HB86: Utah County girl’s death prompts bill targeting assisted suicide

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Utah is one of six states without anti-suicide legislation. (Bryan Pearson)

The recent death of a Utah County girl sparked debate after her suicide led to murder charges, prompting legislation that re-defines assisting in suicide as manslaughter.

Tyerell Przybycien faces murder charges in the death of 16-year-old Jchandra Brown. Court records say Przybycien purchased physical materials and persuaded Brown to commit suicide in Payson Canyon in May.

The case prompted Rep. Michael K. McKell, R-Spanish Fork, to introduce legislation, HB86, that would make aiding another person in committing suicide an offense.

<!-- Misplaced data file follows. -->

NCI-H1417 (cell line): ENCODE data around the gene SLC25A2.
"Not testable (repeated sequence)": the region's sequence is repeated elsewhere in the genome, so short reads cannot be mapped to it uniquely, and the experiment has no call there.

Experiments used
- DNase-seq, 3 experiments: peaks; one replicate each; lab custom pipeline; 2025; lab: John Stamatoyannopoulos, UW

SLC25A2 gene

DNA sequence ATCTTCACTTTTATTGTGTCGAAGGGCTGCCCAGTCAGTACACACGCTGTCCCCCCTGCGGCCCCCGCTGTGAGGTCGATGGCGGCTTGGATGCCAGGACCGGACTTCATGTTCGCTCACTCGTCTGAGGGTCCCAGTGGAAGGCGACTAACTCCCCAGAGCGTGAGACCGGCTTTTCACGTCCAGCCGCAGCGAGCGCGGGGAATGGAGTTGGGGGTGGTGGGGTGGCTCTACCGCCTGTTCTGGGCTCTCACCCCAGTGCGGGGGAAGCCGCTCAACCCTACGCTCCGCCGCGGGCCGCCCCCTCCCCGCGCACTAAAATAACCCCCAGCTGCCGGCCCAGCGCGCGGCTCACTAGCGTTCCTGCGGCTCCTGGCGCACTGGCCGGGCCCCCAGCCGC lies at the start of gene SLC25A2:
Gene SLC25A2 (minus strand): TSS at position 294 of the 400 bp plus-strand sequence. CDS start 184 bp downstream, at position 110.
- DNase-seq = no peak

“As a state we had to take action,” McKell said of the case. “We are one of six states without anti-suicide legislation. We simply want to add to the toolbox that legislators can use to protect life.”

While the purpose of HB86 is to provide justice in cases where suicide turns to murder, McKell hopes its passage will lead to future anti-suicide legislation.

For suicide prevention advocate and former Miss Utah 2016 Lauren Wilson, HB86 serves as an affirmation that life should be protected.

“So many of the issues of suicide arise from lack of education and lack of communication,” Wilson said. “Suicide is a taboo topic, but we need to be addressing it in all its different forms so that people can be aware, and be responsible.”

Utah’s suicide rates are remarkably high among teens. The Utah Department of Health has confirmed a 141 percent increase in youth suicide rates among teens from 2011 to 2015.

Legislators and advocates alike hope the bill would counter media sources that have glamorized suicide and assisted death.

“Suicide doesn’t discriminate,” Wilson said. “It can happen to anyone, so we need to be educated and we need to be responsible.”

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